The Supreme Court halted Ernest Lee Johnson's Tuesday night execution, pending the outcome of his appeal currently before the 8th Circuit Court of Appeals.
In granting the temporary stay of execution, the court — in a somewhat unusual move — detailed some of the specifics of Johnson's claim.
"Petitioner’s complaint alleges that Missouri’s method of execution violates the Eighth Amendment as applied to a person with his particular medical condition. A supporting affidavit by a medical expert states that '[a]s a result of Mr. Johnson’s brain tumor, brain defect, and brain scar, a substantial risk of serious harm will occur during his execution as result of a violent seizure that may be induced by [the] Pentobarbital injection,'" the unsigned Supreme Court order states.
Because the trial court ruled against Johnson's claim at the earliest stage of litigation — dismissing the case "for failure to state a claim" — the Supreme Court went on in its order to note the "the State was not required to submit any evidence refuting this allegation."
The Supreme Court order then concluded: "In the currently pending appeal [at the 8th Circuit], the Court of Appeals will be required to decide whether petitioner’s complaint was properly dismissed for failure to state a claim or whether the case should have been permitted to progress to the summary judgment stage," at which point the state would have to submit evidence attempting to refute Johnson's claim.
The 8th Circuit had denied Johnson's request for a stay pending his appeal on Oct. 30. In its decision, the court held that "Johnson has not shown a significant possibility of success on his claim that the method of execution used by Missouri 'presents a risk that is sure or very likely to cause serious illness and needless suffering.'"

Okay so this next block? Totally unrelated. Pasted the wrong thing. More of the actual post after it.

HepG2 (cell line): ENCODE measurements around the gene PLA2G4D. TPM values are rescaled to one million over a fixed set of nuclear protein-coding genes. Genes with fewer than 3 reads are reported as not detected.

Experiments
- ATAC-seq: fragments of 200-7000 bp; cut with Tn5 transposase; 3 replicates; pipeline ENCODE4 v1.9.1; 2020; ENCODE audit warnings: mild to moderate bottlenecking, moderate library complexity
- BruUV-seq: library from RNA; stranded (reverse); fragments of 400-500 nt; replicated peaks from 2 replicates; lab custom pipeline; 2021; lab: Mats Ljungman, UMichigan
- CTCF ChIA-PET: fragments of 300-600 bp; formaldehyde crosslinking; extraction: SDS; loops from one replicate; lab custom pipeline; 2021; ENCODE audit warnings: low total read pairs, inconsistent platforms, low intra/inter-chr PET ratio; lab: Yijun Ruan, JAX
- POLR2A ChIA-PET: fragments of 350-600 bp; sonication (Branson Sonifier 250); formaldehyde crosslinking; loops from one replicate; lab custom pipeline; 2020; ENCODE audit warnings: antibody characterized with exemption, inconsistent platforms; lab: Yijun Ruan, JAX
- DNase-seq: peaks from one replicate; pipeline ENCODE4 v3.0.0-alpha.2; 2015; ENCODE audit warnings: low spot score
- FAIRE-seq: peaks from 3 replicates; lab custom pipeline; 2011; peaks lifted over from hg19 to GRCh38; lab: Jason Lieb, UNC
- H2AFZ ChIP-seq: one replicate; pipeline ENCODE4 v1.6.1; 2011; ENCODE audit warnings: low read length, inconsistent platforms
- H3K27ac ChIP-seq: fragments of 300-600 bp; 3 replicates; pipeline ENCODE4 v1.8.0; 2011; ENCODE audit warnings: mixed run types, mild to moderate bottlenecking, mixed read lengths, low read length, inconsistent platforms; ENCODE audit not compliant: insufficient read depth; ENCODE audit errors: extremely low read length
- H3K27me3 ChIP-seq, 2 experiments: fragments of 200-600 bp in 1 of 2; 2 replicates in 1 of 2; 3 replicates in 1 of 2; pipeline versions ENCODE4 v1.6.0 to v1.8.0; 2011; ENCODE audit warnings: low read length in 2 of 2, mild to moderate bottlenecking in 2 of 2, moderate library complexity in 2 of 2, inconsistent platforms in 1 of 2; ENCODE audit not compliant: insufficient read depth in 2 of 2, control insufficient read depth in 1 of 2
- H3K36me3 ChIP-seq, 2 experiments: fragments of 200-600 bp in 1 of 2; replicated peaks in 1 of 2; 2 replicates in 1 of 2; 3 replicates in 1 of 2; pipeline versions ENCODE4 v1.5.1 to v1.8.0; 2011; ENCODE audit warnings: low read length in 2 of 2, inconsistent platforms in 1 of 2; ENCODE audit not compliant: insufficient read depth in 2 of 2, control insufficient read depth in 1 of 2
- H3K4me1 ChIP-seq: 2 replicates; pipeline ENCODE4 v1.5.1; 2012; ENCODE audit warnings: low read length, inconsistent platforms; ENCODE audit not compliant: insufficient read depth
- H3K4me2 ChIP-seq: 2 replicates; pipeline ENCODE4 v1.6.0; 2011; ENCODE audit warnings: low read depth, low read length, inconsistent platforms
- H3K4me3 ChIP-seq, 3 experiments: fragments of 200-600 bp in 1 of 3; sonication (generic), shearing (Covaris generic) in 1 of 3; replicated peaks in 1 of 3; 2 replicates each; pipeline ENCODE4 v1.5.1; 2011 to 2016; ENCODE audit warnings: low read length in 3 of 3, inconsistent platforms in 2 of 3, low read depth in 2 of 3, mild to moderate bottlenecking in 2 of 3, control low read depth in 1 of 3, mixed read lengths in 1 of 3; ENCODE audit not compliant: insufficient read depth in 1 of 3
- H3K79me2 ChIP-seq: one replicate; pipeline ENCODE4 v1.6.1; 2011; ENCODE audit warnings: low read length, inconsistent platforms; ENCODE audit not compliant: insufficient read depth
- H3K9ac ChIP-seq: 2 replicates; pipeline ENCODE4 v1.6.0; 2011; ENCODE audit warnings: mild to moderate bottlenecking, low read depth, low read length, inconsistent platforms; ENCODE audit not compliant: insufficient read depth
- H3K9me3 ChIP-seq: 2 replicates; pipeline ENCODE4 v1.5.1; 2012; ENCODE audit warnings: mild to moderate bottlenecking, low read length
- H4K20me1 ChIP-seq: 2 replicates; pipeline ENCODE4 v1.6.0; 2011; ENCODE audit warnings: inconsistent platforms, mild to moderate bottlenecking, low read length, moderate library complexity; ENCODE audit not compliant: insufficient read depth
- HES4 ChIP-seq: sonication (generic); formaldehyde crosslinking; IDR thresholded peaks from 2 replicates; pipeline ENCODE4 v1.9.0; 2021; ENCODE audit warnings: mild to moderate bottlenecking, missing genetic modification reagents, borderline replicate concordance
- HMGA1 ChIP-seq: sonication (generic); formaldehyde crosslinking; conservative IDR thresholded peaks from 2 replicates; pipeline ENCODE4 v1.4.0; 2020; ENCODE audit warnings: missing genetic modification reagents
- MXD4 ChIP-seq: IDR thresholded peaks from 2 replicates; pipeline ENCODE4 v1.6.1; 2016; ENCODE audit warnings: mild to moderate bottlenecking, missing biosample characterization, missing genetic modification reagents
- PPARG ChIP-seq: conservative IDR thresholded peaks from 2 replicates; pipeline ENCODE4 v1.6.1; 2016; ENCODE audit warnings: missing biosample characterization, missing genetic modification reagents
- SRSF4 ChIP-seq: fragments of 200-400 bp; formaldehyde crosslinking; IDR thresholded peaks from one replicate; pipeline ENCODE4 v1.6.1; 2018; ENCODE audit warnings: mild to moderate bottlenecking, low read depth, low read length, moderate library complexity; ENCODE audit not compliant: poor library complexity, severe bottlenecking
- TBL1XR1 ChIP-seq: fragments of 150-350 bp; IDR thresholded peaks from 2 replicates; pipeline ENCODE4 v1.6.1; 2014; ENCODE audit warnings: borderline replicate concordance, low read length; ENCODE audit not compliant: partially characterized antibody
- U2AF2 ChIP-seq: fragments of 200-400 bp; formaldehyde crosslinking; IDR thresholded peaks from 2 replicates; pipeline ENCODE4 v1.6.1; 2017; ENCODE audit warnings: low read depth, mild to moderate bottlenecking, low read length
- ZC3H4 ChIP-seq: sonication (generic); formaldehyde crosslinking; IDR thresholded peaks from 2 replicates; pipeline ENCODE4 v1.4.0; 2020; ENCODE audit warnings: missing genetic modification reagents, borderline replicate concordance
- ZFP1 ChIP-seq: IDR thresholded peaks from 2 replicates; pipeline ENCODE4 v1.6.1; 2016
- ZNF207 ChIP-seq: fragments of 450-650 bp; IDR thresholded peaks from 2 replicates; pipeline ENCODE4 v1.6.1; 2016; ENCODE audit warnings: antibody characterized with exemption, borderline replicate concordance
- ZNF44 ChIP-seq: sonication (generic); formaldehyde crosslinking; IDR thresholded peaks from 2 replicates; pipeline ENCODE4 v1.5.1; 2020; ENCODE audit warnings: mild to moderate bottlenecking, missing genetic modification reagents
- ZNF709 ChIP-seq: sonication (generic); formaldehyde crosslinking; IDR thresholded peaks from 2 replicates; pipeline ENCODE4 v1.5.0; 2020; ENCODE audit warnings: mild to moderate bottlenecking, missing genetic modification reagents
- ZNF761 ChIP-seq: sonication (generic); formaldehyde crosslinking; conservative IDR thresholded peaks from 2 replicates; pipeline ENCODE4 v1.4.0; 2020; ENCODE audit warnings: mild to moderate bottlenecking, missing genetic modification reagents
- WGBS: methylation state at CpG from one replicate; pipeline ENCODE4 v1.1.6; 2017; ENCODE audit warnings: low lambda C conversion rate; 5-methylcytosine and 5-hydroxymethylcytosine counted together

The Supreme Court's decision will allow Johnson to present a full appeal on the question of whether he provided enough information in his complaint that — if all of his presented claims are true — he could mount a successful case. If so, the complaint should not have been dismissed by the trial court at that stage in the litigation and the state will have to counter Johnson's claims with evidence of its own.
The Supreme Court denied Johnson's request for a stay relating to his claim of intellectual disability.
Ernest Lee Johnson is set to be executed in Missouri on Tuesday for murdering three people during a robbery in Columbia in 1994.
Johnson, 55, was sentenced to death for killing Mary Bratcher, 46; Mable Scruggs, 57; and Fred Jones, 58 — all three of whom worked at the convenience store that Johnson robbed.
Johnson stabbed Bratcher's hand with a screwdriver at least ten times and repeatedly struck her skull with a hammer, killing her in the store's bathroom, according to court documents. She was found on the floor with a 4-inch cut on her face, a broken skull, a brain injury and several wounds around her nose, mouth and head.
He also killed Scruggs in the same bathroom, striking her head with the hammer more than eight times, leaving her with a cut face, fractured skull, and injured brain.
Johnson then smashed Jones' hand in the store's cooler door, shot him in the face and then fatally struck him in the head multiple times with the hammer. He cut Jones' face and his brain, broke and fractured his skull, and left his body in the cooler.